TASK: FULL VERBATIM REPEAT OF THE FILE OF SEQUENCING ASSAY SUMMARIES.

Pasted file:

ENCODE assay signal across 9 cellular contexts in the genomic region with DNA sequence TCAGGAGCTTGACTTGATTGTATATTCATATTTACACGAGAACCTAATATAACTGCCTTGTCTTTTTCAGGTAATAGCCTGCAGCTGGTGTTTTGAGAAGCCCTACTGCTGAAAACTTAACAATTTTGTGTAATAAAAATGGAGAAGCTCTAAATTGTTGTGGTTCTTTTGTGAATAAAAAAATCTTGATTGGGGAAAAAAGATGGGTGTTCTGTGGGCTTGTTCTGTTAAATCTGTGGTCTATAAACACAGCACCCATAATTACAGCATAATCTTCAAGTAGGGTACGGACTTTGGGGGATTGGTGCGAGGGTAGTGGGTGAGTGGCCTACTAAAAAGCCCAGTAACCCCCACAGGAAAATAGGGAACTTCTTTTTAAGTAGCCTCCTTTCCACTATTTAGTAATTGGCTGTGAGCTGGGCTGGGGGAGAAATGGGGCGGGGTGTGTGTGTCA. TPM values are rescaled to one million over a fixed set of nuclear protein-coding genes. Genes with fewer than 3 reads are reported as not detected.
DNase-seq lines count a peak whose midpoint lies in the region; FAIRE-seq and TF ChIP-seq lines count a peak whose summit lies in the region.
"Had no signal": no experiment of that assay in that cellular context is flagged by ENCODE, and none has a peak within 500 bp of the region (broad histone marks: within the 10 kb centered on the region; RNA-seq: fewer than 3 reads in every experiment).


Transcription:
ENCODE assay signal across 9 cellular contexts in the genomic region with DNA sequence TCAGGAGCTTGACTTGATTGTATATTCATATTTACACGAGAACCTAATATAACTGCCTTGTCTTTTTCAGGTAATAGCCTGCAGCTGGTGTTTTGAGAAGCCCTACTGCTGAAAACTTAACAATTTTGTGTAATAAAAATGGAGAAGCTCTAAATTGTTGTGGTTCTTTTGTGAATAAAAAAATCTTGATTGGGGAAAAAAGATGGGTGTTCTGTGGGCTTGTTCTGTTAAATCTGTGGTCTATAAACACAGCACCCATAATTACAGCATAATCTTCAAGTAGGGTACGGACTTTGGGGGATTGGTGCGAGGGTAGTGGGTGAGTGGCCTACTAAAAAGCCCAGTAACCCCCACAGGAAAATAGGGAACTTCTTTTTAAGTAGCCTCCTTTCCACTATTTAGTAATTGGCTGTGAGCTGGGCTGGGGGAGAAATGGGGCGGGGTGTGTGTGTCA. TPM values are rescaled to one million over a fixed set of nuclear protein-coding genes. Genes with fewer than 3 reads are reported as not detected.
DNase-seq lines count a peak whose midpoint lies in the region; FAIRE-seq and TF ChIP-seq lines count a peak whose summit lies in the region.
"Had no signal": no experiment of that assay in that cellular context is flagged by ENCODE, and none has a peak within 500 bp of the region (broad histone marks: within the 10 kb centered on the region; RNA-seq: fewer than 3 reads in every experiment).